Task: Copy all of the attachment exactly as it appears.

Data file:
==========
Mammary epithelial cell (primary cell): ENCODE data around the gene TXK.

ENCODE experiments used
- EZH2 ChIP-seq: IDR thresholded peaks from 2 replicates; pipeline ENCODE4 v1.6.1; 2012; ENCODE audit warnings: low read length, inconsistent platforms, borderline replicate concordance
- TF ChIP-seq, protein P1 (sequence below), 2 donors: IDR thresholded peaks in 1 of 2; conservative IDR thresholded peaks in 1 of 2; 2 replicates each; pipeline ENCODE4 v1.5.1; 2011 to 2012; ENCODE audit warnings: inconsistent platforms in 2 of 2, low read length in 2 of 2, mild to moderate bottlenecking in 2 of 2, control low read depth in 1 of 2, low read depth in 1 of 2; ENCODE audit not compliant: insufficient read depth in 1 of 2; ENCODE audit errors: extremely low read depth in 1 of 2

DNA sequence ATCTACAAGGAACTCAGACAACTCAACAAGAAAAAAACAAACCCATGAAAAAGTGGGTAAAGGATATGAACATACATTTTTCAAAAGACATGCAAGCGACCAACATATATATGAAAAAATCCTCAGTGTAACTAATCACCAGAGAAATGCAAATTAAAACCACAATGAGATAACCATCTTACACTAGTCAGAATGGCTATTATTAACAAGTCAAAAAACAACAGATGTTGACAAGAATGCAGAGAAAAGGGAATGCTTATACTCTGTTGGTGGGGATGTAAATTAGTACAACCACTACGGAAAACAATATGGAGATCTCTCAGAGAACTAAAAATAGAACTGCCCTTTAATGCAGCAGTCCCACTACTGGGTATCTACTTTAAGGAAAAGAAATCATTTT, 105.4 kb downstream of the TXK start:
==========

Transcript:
Mammary epithelial cell (primary cell): ENCODE data around the gene TXK.

ENCODE experiments used
- EZH2 ChIP-seq: IDR thresholded peaks from 2 replicates; pipeline ENCODE4 v1.6.1; 2012; ENCODE audit warnings: low read length, inconsistent platforms, borderline replicate concordance
- TF ChIP-seq, protein P1 (sequence below), 2 donors: IDR thresholded peaks in 1 of 2; conservative IDR thresholded peaks in 1 of 2; 2 replicates each; pipeline ENCODE4 v1.5.1; 2011 to 2012; ENCODE audit warnings: inconsistent platforms in 2 of 2, low read length in 2 of 2, mild to moderate bottlenecking in 2 of 2, control low read depth in 1 of 2, low read depth in 1 of 2; ENCODE audit not compliant: insufficient read depth in 1 of 2; ENCODE audit errors: extremely low read depth in 1 of 2

DNA sequence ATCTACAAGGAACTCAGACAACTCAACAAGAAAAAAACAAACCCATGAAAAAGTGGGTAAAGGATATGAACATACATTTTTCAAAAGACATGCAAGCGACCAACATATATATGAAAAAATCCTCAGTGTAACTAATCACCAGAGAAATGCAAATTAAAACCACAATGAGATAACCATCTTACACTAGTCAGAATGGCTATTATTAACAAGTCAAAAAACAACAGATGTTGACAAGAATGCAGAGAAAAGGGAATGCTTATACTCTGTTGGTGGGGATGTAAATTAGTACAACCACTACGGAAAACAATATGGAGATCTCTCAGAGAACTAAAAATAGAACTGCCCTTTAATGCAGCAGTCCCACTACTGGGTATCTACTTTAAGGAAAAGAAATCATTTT, 105.4 kb downstream of the TXK start: